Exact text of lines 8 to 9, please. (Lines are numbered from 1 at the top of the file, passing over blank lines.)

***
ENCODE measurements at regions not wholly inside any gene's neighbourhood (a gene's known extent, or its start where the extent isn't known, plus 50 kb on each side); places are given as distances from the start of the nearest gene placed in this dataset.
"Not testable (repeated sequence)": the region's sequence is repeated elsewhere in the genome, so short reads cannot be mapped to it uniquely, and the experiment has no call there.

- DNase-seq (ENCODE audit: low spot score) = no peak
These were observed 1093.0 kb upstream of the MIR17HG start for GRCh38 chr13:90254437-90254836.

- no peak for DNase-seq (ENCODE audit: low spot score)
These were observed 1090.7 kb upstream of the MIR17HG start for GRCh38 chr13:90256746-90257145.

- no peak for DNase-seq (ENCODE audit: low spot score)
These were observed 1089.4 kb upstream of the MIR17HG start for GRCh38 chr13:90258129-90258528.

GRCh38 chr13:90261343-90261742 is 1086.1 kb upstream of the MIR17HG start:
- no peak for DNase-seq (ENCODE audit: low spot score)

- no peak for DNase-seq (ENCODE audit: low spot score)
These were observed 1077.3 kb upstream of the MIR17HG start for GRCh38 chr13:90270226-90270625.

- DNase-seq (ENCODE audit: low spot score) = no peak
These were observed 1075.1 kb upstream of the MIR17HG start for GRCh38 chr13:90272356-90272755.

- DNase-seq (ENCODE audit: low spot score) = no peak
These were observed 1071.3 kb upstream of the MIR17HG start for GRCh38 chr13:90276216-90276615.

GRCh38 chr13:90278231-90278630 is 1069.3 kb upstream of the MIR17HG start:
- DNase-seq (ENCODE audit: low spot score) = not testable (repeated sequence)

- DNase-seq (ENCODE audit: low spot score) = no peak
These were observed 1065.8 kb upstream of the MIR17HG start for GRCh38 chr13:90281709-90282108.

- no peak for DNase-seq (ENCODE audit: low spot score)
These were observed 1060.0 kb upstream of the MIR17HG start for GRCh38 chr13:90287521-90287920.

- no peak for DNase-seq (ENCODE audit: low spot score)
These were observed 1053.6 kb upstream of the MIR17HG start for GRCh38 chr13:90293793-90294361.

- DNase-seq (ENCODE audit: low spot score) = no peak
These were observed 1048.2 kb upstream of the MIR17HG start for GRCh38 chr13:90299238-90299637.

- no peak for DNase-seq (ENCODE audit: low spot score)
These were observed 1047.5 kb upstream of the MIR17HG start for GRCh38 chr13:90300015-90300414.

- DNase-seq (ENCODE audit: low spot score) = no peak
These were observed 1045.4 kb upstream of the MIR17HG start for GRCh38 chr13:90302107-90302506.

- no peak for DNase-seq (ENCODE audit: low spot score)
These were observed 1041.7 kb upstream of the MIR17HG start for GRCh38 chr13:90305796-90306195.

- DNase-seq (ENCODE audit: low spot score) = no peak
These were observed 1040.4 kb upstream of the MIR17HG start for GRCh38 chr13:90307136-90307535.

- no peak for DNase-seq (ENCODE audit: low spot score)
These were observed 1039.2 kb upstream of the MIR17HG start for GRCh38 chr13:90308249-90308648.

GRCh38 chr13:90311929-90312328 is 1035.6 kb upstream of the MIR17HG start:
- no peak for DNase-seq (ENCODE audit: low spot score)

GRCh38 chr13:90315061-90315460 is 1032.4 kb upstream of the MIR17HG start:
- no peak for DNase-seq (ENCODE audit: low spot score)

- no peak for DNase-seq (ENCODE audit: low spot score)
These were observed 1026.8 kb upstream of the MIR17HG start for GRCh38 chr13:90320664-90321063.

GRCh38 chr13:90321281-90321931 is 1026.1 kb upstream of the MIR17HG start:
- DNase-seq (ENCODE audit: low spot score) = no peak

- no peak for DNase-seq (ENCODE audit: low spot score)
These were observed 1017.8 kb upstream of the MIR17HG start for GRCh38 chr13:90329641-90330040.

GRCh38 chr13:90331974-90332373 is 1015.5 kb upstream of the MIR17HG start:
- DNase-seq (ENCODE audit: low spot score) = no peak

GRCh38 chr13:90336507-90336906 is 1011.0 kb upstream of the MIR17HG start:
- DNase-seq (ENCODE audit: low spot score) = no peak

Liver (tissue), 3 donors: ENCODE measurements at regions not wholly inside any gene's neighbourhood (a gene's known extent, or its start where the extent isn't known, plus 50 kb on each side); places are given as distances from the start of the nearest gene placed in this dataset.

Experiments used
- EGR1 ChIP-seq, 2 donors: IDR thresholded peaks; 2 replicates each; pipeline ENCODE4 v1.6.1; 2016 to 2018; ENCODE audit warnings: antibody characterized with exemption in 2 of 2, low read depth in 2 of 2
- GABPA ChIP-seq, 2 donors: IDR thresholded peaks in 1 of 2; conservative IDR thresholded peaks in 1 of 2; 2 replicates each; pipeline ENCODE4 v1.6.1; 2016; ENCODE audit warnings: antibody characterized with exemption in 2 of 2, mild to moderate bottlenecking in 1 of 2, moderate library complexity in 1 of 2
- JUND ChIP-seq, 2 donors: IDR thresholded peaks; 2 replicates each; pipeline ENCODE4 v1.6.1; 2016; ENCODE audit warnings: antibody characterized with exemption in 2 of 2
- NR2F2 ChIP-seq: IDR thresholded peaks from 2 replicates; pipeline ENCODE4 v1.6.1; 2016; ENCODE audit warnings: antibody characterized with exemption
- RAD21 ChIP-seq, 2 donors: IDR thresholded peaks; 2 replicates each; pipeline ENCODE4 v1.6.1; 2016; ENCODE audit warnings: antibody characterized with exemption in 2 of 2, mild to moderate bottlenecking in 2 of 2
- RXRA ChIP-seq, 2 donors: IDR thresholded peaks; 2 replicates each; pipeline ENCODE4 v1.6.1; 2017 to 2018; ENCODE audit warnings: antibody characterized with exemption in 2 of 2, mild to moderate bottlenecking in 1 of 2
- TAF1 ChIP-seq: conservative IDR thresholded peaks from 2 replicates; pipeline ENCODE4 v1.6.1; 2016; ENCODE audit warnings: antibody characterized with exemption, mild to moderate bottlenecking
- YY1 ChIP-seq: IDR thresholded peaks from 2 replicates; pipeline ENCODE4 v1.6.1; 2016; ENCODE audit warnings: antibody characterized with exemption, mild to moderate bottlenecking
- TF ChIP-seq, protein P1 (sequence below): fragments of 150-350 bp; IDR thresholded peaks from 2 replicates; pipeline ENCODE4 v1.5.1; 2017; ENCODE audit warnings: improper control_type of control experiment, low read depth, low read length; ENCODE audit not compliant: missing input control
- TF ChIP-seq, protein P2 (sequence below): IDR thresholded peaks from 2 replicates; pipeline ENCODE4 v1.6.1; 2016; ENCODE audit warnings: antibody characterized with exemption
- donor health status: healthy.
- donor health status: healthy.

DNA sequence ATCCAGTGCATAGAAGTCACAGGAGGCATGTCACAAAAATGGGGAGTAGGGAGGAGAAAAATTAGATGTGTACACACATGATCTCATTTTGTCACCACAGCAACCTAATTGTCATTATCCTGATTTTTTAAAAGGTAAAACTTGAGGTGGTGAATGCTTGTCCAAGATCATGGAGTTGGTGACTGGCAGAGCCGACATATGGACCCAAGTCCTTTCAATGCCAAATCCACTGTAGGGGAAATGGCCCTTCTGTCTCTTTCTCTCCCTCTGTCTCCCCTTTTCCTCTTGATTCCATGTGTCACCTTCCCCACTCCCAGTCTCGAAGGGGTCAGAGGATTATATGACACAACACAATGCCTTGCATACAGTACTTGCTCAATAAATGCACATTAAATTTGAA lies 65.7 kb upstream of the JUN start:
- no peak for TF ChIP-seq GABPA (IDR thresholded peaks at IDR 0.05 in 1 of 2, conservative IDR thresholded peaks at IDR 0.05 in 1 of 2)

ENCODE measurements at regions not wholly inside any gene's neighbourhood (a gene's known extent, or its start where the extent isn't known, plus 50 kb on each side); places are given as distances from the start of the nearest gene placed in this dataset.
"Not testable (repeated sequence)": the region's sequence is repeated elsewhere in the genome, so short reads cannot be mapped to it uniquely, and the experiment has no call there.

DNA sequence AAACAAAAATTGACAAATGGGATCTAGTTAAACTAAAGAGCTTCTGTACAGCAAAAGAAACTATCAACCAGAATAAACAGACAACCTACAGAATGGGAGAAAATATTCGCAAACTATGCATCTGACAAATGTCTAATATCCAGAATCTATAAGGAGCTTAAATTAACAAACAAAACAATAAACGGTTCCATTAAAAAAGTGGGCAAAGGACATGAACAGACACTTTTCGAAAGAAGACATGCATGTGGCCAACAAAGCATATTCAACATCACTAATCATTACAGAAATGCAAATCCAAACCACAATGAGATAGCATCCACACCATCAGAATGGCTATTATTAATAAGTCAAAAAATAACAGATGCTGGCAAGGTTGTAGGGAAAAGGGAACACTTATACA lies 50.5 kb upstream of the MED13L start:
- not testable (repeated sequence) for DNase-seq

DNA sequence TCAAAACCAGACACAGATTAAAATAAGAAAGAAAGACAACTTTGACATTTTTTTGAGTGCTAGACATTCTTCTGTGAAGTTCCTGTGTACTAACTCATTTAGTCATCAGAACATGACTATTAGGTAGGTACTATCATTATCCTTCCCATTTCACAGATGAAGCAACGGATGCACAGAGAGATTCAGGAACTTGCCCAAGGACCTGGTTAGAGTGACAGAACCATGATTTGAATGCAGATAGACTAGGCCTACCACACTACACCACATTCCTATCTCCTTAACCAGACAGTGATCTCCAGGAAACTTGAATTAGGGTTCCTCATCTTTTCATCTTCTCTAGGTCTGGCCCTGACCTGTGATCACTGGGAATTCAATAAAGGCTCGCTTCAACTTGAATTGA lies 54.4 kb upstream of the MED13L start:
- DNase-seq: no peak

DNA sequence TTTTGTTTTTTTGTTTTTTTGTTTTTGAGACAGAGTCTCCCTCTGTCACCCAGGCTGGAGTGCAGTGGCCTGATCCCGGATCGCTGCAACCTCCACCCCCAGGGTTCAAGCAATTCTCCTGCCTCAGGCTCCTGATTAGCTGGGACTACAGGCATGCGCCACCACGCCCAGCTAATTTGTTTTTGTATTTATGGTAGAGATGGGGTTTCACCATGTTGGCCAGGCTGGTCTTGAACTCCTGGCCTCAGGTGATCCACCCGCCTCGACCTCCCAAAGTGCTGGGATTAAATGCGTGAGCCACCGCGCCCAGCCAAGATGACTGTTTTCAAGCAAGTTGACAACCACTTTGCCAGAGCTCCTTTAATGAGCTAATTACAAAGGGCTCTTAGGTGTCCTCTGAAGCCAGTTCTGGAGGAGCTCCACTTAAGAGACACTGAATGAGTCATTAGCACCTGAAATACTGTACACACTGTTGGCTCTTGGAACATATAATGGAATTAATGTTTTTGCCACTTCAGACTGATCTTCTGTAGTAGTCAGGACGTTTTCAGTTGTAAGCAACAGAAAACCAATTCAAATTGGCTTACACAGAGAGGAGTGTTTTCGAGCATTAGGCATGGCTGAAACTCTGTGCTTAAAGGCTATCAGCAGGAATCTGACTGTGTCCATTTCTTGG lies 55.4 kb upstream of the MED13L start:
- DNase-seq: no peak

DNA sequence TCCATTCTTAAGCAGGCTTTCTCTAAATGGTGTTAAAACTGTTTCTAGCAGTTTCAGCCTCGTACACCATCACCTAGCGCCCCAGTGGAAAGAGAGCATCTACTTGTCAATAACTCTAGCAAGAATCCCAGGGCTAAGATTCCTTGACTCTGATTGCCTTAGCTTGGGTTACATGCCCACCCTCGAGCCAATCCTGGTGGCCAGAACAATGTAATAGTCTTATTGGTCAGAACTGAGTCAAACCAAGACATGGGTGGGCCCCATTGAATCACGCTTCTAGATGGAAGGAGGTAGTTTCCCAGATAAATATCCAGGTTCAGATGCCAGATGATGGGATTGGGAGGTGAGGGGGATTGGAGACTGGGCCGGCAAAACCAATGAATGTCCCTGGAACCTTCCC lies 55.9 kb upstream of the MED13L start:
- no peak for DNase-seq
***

These were observed 1089.4 kb upstream of the MIR17HG start for GRCh38 chr13:90258129-90258528.

GRCh38 chr13:90261343-90261742 is 1086.1 kb upstream of the MIR17HG start: